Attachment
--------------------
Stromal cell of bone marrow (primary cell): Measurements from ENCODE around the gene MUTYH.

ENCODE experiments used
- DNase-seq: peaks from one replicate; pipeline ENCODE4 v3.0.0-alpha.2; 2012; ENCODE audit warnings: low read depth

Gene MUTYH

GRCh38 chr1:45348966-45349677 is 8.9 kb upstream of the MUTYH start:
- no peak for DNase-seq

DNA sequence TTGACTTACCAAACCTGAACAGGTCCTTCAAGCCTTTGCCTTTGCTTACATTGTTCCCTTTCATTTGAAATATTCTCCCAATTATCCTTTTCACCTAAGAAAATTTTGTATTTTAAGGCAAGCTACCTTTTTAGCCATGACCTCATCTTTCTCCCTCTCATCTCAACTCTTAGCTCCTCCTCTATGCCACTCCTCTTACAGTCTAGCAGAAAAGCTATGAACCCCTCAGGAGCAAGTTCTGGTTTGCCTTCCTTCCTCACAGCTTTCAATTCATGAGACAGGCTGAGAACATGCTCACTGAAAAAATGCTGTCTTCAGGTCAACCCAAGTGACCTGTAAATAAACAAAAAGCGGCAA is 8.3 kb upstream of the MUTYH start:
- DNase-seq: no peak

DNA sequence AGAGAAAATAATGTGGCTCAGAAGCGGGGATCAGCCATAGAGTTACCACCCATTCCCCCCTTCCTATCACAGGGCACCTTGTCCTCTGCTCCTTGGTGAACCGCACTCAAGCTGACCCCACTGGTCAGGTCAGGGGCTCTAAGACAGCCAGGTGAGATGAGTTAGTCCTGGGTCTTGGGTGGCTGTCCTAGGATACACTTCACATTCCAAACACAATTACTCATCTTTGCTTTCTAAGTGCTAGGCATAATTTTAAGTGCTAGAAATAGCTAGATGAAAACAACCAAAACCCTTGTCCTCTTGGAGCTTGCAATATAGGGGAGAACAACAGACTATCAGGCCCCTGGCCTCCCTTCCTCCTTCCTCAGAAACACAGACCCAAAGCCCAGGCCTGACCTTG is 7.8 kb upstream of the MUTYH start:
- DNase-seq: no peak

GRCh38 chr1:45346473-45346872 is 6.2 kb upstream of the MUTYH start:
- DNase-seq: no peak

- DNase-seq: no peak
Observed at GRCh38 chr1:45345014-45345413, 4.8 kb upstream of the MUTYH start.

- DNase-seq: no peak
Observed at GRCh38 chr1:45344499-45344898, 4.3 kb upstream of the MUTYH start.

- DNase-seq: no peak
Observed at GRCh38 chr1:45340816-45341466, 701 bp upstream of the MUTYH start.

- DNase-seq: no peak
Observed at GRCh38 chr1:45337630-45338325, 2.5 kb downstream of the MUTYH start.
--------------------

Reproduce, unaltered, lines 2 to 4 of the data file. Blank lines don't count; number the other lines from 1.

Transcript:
ENCODE experiments used
- DNase-seq: peaks from one replicate; pipeline ENCODE4 v3.0.0-alpha.2; 2012; ENCODE audit warnings: low read depth

Gene MUTYH